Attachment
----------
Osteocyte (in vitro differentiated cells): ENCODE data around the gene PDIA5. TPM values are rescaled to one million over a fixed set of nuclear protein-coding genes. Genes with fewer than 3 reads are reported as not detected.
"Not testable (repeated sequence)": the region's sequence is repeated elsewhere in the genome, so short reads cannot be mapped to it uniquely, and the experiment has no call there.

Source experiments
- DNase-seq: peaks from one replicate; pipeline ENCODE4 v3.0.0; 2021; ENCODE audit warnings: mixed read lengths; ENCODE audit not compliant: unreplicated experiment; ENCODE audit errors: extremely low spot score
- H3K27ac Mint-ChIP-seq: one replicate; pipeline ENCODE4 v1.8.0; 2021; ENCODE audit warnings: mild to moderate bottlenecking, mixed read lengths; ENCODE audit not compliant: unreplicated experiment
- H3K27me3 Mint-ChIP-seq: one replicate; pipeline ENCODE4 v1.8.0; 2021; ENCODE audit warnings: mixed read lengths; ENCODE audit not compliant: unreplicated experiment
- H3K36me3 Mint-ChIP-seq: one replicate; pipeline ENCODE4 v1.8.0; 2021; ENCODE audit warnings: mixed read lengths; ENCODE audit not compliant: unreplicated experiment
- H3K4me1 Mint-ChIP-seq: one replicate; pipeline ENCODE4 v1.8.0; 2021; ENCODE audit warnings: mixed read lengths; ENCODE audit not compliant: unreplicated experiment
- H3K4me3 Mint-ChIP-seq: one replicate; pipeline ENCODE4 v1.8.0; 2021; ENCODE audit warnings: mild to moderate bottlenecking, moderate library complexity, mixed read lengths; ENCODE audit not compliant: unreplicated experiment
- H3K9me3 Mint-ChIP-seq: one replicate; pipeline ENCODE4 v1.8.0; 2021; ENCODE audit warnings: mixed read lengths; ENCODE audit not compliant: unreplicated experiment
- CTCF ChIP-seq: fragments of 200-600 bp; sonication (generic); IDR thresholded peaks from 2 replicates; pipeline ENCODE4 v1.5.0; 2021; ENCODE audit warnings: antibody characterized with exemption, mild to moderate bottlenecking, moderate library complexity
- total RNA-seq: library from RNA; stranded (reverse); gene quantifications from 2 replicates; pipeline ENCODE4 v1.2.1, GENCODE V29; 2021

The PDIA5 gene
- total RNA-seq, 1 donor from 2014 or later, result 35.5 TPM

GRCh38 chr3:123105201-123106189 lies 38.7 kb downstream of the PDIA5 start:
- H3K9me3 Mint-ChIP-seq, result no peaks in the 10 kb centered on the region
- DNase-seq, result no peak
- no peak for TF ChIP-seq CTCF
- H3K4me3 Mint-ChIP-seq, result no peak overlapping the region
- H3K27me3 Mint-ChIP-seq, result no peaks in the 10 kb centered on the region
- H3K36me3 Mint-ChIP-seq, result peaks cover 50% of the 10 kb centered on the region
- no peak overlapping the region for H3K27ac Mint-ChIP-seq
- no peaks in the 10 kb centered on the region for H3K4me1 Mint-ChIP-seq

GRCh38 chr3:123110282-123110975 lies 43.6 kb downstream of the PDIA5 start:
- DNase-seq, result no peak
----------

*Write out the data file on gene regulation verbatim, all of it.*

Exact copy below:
Osteocyte (in vitro differentiated cells): ENCODE data around the gene PDIA5. TPM values are rescaled to one million over a fixed set of nuclear protein-coding genes. Genes with fewer than 3 reads are reported as not detected.
"Not testable (repeated sequence)": the region's sequence is repeated elsewhere in the genome, so short reads cannot be mapped to it uniquely, and the experiment has no call there.

Source experiments
- DNase-seq: peaks from one replicate; pipeline ENCODE4 v3.0.0; 2021; ENCODE audit warnings: mixed read lengths; ENCODE audit not compliant: unreplicated experiment; ENCODE audit errors: extremely low spot score
- H3K27ac Mint-ChIP-seq: one replicate; pipeline ENCODE4 v1.8.0; 2021; ENCODE audit warnings: mild to moderate bottlenecking, mixed read lengths; ENCODE audit not compliant: unreplicated experiment
- H3K27me3 Mint-ChIP-seq: one replicate; pipeline ENCODE4 v1.8.0; 2021; ENCODE audit warnings: mixed read lengths; ENCODE audit not compliant: unreplicated experiment
- H3K36me3 Mint-ChIP-seq: one replicate; pipeline ENCODE4 v1.8.0; 2021; ENCODE audit warnings: mixed read lengths; ENCODE audit not compliant: unreplicated experiment
- H3K4me1 Mint-ChIP-seq: one replicate; pipeline ENCODE4 v1.8.0; 2021; ENCODE audit warnings: mixed read lengths; ENCODE audit not compliant: unreplicated experiment
- H3K4me3 Mint-ChIP-seq: one replicate; pipeline ENCODE4 v1.8.0; 2021; ENCODE audit warnings: mild to moderate bottlenecking, moderate library complexity, mixed read lengths; ENCODE audit not compliant: unreplicated experiment
- H3K9me3 Mint-ChIP-seq: one replicate; pipeline ENCODE4 v1.8.0; 2021; ENCODE audit warnings: mixed read lengths; ENCODE audit not compliant: unreplicated experiment
- CTCF ChIP-seq: fragments of 200-600 bp; sonication (generic); IDR thresholded peaks from 2 replicates; pipeline ENCODE4 v1.5.0; 2021; ENCODE audit warnings: antibody characterized with exemption, mild to moderate bottlenecking, moderate library complexity
- total RNA-seq: library from RNA; stranded (reverse); gene quantifications from 2 replicates; pipeline ENCODE4 v1.2.1, GENCODE V29; 2021

The PDIA5 gene
- total RNA-seq, 1 donor from 2014 or later, result 35.5 TPM

GRCh38 chr3:123105201-123106189 lies 38.7 kb downstream of the PDIA5 start:
- H3K9me3 Mint-ChIP-seq, result no peaks in the 10 kb centered on the region
- DNase-seq, result no peak
- no peak for TF ChIP-seq CTCF
- H3K4me3 Mint-ChIP-seq, result no peak overlapping the region
- H3K27me3 Mint-ChIP-seq, result no peaks in the 10 kb centered on the region
- H3K36me3 Mint-ChIP-seq, result peaks cover 50% of the 10 kb centered on the region
- no peak overlapping the region for H3K27ac Mint-ChIP-seq
- no peaks in the 10 kb centered on the region for H3K4me1 Mint-ChIP-seq

GRCh38 chr3:123110282-123110975 lies 43.6 kb downstream of the PDIA5 start:
- DNase-seq, result no peak